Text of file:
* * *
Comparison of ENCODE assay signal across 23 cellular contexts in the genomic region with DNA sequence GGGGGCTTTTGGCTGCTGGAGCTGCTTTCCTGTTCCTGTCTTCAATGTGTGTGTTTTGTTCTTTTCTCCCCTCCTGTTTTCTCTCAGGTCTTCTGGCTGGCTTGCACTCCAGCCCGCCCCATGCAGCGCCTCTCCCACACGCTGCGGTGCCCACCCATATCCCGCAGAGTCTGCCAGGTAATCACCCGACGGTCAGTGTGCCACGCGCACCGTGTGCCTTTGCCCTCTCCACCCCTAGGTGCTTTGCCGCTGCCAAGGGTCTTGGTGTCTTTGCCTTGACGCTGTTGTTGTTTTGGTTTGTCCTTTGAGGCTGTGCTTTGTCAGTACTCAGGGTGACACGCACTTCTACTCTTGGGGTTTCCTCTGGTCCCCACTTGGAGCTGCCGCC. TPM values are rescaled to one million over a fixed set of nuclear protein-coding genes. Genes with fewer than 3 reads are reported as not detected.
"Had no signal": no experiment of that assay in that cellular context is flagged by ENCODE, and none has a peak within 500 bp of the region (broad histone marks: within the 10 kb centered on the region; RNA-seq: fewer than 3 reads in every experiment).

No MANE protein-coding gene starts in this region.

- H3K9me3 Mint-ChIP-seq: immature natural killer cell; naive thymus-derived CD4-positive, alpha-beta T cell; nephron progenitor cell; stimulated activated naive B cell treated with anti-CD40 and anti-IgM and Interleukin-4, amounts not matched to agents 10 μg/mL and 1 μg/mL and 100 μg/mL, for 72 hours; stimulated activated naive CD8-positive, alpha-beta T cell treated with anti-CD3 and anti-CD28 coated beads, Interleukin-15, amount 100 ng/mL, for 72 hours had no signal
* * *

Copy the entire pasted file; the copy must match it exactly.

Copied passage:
Comparison of ENCODE assay signal across 23 cellular contexts in the genomic region with DNA sequence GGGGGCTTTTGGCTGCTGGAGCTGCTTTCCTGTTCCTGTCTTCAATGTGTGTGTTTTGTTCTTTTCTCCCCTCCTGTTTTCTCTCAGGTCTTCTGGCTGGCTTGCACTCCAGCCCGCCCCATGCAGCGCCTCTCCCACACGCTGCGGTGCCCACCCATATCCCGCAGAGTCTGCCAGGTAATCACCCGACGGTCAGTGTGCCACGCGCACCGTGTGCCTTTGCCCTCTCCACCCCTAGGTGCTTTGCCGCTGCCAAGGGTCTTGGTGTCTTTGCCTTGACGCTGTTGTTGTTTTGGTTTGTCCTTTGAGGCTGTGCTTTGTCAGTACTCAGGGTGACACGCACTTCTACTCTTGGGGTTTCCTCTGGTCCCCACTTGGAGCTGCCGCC. TPM values are rescaled to one million over a fixed set of nuclear protein-coding genes. Genes with fewer than 3 reads are reported as not detected.
"Had no signal": no experiment of that assay in that cellular context is flagged by ENCODE, and none has a peak within 500 bp of the region (broad histone marks: within the 10 kb centered on the region; RNA-seq: fewer than 3 reads in every experiment).

No MANE protein-coding gene starts in this region.

- H3K9me3 Mint-ChIP-seq: immature natural killer cell; naive thymus-derived CD4-positive, alpha-beta T cell; nephron progenitor cell; stimulated activated naive B cell treated with anti-CD40 and anti-IgM and Interleukin-4, amounts not matched to agents 10 μg/mL and 1 μg/mL and 100 μg/mL, for 72 hours; stimulated activated naive CD8-positive, alpha-beta T cell treated with anti-CD3 and anti-CD28 coated beads, Interleukin-15, amount 100 ng/mL, for 72 hours had no signal